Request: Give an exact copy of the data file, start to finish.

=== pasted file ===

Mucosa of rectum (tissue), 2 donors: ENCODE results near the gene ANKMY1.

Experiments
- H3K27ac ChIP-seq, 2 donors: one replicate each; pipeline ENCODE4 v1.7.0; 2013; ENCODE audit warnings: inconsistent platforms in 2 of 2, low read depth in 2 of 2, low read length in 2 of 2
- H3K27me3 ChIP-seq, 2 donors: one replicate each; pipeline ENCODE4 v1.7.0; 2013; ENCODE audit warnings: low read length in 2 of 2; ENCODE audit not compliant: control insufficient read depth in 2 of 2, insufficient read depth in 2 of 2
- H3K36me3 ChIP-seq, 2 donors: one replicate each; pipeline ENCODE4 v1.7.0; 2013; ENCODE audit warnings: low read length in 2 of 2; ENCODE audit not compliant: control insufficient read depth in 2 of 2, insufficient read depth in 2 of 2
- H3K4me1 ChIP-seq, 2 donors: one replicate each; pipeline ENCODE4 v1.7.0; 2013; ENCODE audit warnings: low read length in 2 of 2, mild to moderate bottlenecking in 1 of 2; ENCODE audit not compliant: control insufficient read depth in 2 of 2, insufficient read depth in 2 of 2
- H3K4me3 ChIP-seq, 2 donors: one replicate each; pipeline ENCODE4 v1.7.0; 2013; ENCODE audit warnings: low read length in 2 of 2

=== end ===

Mucosa of rectum (tissue), 2 donors: ENCODE results near the gene ANKMY1.

Experiments
- H3K27ac ChIP-seq, 2 donors: one replicate each; pipeline ENCODE4 v1.7.0; 2013; ENCODE audit warnings: inconsistent platforms in 2 of 2, low read depth in 2 of 2, low read length in 2 of 2
- H3K27me3 ChIP-seq, 2 donors: one replicate each; pipeline ENCODE4 v1.7.0; 2013; ENCODE audit warnings: low read length in 2 of 2; ENCODE audit not compliant: control insufficient read depth in 2 of 2, insufficient read depth in 2 of 2
- H3K36me3 ChIP-seq, 2 donors: one replicate each; pipeline ENCODE4 v1.7.0; 2013; ENCODE audit warnings: low read length in 2 of 2; ENCODE audit not compliant: control insufficient read depth in 2 of 2, insufficient read depth in 2 of 2
- H3K4me1 ChIP-seq, 2 donors: one replicate each; pipeline ENCODE4 v1.7.0; 2013; ENCODE audit warnings: low read length in 2 of 2, mild to moderate bottlenecking in 1 of 2; ENCODE audit not compliant: control insufficient read depth in 2 of 2, insufficient read depth in 2 of 2
- H3K4me3 ChIP-seq, 2 donors: one replicate each; pipeline ENCODE4 v1.7.0; 2013; ENCODE audit warnings: low read length in 2 of 2